A BTS shot from a NY club kid inspired shoot I did for The Feed Magazine. Wearing top by Don’t Want No Scrub and pants by Cinnie Ho.
theloveasylum asked: You are too damn beautiful for words. Nope, can't deal.
I’m movin’, I’m comin’, can you hear what I hear.
Weatherwise, Sydney lost its summery sheen on the night of January 8, except, perhaps, inside the Metro Theatre, where an absolute paradise existed. Stunning ambiences filled the tight, 1000-person-capacity venue as soon as there was a lady on stage named Solange Knowles. In front of her, a sold out crowd of culture vultures satisfied their hungers as she put on a show worthy of pleasing even the toughest of critics. Although, I doubt any detractors slipped through the Metro doors. Knowles absolutely slayed in front of, what looked, sounded, and felt like, a completely adoring crowd.
In the supporting slot was Sydney based trio, Movement. Their romantic yet haunting vocals smoothed over stimulating synths and bass-lines, making the majority of the wait for Solange flow blissfully until her four-man band arrived, with two female backing vocalists in tow. The posse of assuredly stylish musicians slammed straight into Solange’s opening choice, ‘Don’t Let Me Down’, from her True EP, before she was even in sight. As soon as she was visible, boldly so, in a grey jumpsuit stamped with neon green, her presence spoke a commanding yet casual language that, gaging by spectator noise levels, charmed absolutely all.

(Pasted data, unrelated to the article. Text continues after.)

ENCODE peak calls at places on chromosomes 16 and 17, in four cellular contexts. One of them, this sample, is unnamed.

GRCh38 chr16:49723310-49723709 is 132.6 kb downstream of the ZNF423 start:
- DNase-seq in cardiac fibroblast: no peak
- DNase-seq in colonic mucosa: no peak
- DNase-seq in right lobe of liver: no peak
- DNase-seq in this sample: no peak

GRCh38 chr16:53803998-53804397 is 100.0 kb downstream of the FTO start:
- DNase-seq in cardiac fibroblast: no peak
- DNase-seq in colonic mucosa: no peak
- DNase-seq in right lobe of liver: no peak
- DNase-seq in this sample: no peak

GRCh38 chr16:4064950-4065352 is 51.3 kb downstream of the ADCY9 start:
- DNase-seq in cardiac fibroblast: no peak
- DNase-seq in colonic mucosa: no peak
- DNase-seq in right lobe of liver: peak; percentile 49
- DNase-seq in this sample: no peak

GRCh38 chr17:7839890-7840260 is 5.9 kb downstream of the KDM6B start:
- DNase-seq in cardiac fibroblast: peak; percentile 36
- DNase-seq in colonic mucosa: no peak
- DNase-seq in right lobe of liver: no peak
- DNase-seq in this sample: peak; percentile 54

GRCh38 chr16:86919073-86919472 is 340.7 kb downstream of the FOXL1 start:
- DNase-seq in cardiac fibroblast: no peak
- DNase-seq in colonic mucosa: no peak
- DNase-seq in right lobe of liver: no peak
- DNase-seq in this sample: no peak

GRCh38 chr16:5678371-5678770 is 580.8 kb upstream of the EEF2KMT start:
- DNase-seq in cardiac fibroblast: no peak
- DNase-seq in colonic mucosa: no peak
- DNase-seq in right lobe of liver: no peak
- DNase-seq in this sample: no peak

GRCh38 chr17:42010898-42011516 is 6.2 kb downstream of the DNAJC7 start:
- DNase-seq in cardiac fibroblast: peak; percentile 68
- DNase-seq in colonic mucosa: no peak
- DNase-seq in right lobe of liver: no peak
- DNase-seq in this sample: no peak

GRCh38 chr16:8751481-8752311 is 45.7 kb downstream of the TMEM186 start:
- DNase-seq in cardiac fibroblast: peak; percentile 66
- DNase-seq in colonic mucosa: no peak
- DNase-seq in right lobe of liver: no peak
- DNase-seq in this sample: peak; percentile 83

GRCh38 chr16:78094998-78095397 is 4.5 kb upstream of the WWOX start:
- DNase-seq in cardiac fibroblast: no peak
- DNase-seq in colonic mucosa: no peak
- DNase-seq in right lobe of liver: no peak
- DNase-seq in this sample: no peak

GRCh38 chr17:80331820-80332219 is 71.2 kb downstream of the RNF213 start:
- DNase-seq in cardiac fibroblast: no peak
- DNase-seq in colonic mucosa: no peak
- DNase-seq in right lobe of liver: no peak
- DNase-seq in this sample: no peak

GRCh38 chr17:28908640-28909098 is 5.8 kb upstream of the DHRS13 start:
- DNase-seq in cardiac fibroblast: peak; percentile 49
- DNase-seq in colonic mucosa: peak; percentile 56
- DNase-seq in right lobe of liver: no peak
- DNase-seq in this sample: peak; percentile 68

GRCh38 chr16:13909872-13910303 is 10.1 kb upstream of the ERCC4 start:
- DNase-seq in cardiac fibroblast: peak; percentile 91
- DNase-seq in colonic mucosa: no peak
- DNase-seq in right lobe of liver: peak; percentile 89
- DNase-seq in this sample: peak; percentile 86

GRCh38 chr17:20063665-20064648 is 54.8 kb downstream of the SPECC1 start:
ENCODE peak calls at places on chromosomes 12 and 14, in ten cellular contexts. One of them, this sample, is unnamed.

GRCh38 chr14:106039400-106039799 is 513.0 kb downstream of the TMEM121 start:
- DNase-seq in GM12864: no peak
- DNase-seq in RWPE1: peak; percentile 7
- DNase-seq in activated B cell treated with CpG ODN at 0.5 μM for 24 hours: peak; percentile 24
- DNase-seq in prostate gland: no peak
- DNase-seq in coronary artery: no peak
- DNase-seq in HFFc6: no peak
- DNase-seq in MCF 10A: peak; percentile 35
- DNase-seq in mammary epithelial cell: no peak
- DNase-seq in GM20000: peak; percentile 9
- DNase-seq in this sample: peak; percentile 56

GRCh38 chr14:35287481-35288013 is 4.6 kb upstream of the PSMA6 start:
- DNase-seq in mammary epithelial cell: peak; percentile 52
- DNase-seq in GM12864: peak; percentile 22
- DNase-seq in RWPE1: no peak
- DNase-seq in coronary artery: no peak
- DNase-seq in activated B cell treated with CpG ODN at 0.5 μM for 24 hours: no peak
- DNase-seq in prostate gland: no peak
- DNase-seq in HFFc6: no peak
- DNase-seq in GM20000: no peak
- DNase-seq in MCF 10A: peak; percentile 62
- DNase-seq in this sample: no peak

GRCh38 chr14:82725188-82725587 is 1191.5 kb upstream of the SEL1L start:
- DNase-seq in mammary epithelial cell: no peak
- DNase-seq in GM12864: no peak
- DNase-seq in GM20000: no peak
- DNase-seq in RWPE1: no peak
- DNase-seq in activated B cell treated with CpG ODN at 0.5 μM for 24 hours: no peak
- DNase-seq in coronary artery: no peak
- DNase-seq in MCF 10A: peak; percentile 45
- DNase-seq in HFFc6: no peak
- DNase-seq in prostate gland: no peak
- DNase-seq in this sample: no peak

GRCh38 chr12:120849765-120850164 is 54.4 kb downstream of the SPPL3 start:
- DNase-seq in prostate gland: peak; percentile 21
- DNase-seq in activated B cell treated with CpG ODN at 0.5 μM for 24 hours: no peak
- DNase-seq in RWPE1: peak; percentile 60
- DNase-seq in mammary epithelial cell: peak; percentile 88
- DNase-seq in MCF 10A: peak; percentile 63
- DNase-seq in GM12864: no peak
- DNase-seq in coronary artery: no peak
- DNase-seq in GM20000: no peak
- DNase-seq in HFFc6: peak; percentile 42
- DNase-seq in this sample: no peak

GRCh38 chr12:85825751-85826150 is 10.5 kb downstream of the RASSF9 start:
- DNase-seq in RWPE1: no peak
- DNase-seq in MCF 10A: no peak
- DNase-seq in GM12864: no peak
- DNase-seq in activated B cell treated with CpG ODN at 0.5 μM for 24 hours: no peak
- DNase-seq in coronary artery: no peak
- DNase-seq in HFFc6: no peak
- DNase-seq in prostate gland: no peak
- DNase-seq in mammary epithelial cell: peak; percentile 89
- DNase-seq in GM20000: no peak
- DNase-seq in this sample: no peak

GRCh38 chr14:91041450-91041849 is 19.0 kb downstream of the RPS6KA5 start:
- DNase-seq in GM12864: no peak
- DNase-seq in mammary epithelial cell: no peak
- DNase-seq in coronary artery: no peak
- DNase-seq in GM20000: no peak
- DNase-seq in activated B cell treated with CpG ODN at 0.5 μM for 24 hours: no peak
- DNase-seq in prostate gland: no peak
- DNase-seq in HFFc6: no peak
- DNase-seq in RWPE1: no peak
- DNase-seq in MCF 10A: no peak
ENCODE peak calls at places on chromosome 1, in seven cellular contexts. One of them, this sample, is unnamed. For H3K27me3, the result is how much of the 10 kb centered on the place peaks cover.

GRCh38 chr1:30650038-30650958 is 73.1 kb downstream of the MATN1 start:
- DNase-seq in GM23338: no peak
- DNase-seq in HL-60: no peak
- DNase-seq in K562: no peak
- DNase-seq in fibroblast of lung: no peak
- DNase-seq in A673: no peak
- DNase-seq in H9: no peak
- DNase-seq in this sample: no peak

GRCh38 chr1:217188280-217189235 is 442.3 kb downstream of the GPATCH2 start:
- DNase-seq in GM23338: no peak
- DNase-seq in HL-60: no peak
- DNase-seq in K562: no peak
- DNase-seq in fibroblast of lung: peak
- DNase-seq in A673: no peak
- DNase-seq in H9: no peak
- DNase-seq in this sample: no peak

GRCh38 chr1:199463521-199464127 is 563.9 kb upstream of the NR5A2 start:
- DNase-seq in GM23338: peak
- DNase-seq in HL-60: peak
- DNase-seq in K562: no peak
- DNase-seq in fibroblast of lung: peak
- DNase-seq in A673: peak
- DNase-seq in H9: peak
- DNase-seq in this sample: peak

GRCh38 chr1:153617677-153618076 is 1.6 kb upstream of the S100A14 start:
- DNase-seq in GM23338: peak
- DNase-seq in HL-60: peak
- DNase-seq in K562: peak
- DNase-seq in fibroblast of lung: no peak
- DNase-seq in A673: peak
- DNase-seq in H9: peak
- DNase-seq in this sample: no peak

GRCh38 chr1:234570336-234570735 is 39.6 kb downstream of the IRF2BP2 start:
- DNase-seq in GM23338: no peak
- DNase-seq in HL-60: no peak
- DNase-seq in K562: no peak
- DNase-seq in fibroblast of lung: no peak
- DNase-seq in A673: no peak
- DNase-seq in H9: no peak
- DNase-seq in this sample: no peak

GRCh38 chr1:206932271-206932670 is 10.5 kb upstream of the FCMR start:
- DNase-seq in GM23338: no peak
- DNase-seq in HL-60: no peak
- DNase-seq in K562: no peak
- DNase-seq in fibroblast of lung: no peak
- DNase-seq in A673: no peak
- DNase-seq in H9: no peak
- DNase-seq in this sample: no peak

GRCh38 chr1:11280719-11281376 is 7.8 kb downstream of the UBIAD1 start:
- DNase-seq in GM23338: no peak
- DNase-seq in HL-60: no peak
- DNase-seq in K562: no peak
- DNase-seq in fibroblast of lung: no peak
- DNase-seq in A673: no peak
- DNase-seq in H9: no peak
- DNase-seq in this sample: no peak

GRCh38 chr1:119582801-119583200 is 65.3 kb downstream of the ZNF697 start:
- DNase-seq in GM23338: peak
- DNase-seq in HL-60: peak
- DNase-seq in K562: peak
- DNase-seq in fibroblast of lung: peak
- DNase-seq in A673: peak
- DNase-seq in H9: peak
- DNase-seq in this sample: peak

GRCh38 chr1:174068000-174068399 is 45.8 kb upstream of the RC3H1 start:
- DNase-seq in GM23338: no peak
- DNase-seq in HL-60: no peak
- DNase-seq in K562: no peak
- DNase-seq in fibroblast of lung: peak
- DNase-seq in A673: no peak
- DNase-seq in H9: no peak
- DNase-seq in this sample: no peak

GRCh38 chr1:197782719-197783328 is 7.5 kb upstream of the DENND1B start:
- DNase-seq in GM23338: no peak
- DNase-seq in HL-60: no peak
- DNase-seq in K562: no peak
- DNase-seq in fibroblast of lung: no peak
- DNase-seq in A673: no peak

Solange’s sound is relative to ‘70s disco, ‘80s dance-pop, indie-rock and timeless R’n’B, without absorbing too much from any one genre to prevent declaring it progressive. Her music only inches toward imitation in the opening hip shake of ‘Some Things Never Seem To Fucking Work’ (True EP), which throws back to Madonna’s hit, ‘True Blue’, released in 1986, the same year Solange was born. She sang ‘Some Things’ secondly, owning every moment of that despairing tune’s sentiments.
Solange’s music only seems to shimmer more superbly in its live translation, particularly taking into consideration her execution of vocals. She delivers divine falsettos that can take even the most sinful among us to church. During ‘Bad Girls’, set-listed thirdly, this was obvious. As her voice sailed effortlessly higher, she beckoned us to “drop lower” to the track’s sensual rhythms. All in all, her vocals tend to float comfortably and consistently higher than her ballad-bellowing, older sister.